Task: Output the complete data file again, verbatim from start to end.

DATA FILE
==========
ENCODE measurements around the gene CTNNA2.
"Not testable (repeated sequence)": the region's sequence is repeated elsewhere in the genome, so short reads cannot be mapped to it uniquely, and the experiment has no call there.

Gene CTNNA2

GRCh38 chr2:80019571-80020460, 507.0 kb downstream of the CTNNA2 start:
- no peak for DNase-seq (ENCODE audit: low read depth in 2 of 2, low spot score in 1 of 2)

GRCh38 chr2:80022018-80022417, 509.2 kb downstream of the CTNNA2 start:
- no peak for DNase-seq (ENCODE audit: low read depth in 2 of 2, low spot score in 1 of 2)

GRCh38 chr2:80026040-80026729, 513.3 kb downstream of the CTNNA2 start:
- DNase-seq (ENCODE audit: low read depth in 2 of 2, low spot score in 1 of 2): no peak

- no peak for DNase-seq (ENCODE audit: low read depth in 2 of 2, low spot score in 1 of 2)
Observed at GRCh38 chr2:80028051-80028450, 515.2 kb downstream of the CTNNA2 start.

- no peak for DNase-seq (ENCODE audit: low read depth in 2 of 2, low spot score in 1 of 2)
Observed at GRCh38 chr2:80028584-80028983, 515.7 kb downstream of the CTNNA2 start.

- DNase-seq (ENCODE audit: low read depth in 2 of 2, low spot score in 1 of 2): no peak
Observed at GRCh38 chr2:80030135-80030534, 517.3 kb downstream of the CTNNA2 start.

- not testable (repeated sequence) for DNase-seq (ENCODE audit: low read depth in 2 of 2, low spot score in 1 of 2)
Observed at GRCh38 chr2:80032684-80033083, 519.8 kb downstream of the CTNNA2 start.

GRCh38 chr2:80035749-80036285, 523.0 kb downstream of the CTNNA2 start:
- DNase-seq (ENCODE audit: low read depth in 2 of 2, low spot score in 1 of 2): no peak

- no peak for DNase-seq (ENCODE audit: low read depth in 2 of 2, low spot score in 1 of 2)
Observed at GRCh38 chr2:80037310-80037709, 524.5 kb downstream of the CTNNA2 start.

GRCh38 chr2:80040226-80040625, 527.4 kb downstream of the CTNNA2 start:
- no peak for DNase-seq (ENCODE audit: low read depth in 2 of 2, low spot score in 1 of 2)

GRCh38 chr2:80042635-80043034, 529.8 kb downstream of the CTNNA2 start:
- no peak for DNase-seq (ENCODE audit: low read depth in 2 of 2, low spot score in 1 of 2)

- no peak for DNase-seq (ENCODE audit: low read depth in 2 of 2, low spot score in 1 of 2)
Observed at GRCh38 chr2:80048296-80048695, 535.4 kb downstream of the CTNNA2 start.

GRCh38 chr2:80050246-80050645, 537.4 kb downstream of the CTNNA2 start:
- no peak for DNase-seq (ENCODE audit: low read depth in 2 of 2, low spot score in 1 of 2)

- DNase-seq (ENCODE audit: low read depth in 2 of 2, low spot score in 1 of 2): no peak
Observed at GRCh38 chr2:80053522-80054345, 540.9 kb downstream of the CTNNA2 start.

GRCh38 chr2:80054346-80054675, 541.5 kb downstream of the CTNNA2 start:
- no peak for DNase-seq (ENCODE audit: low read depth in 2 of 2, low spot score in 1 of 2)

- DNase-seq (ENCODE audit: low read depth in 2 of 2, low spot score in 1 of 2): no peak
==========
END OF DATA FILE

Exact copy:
ENCODE measurements around the gene CTNNA2.
"Not testable (repeated sequence)": the region's sequence is repeated elsewhere in the genome, so short reads cannot be mapped to it uniquely, and the experiment has no call there.

Gene CTNNA2

GRCh38 chr2:80019571-80020460, 507.0 kb downstream of the CTNNA2 start:
- no peak for DNase-seq (ENCODE audit: low read depth in 2 of 2, low spot score in 1 of 2)

GRCh38 chr2:80022018-80022417, 509.2 kb downstream of the CTNNA2 start:
- no peak for DNase-seq (ENCODE audit: low read depth in 2 of 2, low spot score in 1 of 2)

GRCh38 chr2:80026040-80026729, 513.3 kb downstream of the CTNNA2 start:
- DNase-seq (ENCODE audit: low read depth in 2 of 2, low spot score in 1 of 2): no peak

- no peak for DNase-seq (ENCODE audit: low read depth in 2 of 2, low spot score in 1 of 2)
Observed at GRCh38 chr2:80028051-80028450, 515.2 kb downstream of the CTNNA2 start.

- no peak for DNase-seq (ENCODE audit: low read depth in 2 of 2, low spot score in 1 of 2)
Observed at GRCh38 chr2:80028584-80028983, 515.7 kb downstream of the CTNNA2 start.

- DNase-seq (ENCODE audit: low read depth in 2 of 2, low spot score in 1 of 2): no peak
Observed at GRCh38 chr2:80030135-80030534, 517.3 kb downstream of the CTNNA2 start.

- not testable (repeated sequence) for DNase-seq (ENCODE audit: low read depth in 2 of 2, low spot score in 1 of 2)
Observed at GRCh38 chr2:80032684-80033083, 519.8 kb downstream of the CTNNA2 start.

GRCh38 chr2:80035749-80036285, 523.0 kb downstream of the CTNNA2 start:
- DNase-seq (ENCODE audit: low read depth in 2 of 2, low spot score in 1 of 2): no peak

- no peak for DNase-seq (ENCODE audit: low read depth in 2 of 2, low spot score in 1 of 2)
Observed at GRCh38 chr2:80037310-80037709, 524.5 kb downstream of the CTNNA2 start.

GRCh38 chr2:80040226-80040625, 527.4 kb downstream of the CTNNA2 start:
- no peak for DNase-seq (ENCODE audit: low read depth in 2 of 2, low spot score in 1 of 2)

GRCh38 chr2:80042635-80043034, 529.8 kb downstream of the CTNNA2 start:
- no peak for DNase-seq (ENCODE audit: low read depth in 2 of 2, low spot score in 1 of 2)

- no peak for DNase-seq (ENCODE audit: low read depth in 2 of 2, low spot score in 1 of 2)
Observed at GRCh38 chr2:80048296-80048695, 535.4 kb downstream of the CTNNA2 start.

GRCh38 chr2:80050246-80050645, 537.4 kb downstream of the CTNNA2 start:
- no peak for DNase-seq (ENCODE audit: low read depth in 2 of 2, low spot score in 1 of 2)

- DNase-seq (ENCODE audit: low read depth in 2 of 2, low spot score in 1 of 2): no peak
Observed at GRCh38 chr2:80053522-80054345, 540.9 kb downstream of the CTNNA2 start.

GRCh38 chr2:80054346-80054675, 541.5 kb downstream of the CTNNA2 start:
- no peak for DNase-seq (ENCODE audit: low read depth in 2 of 2, low spot score in 1 of 2)

- DNase-seq (ENCODE audit: low read depth in 2 of 2, low spot score in 1 of 2): no peak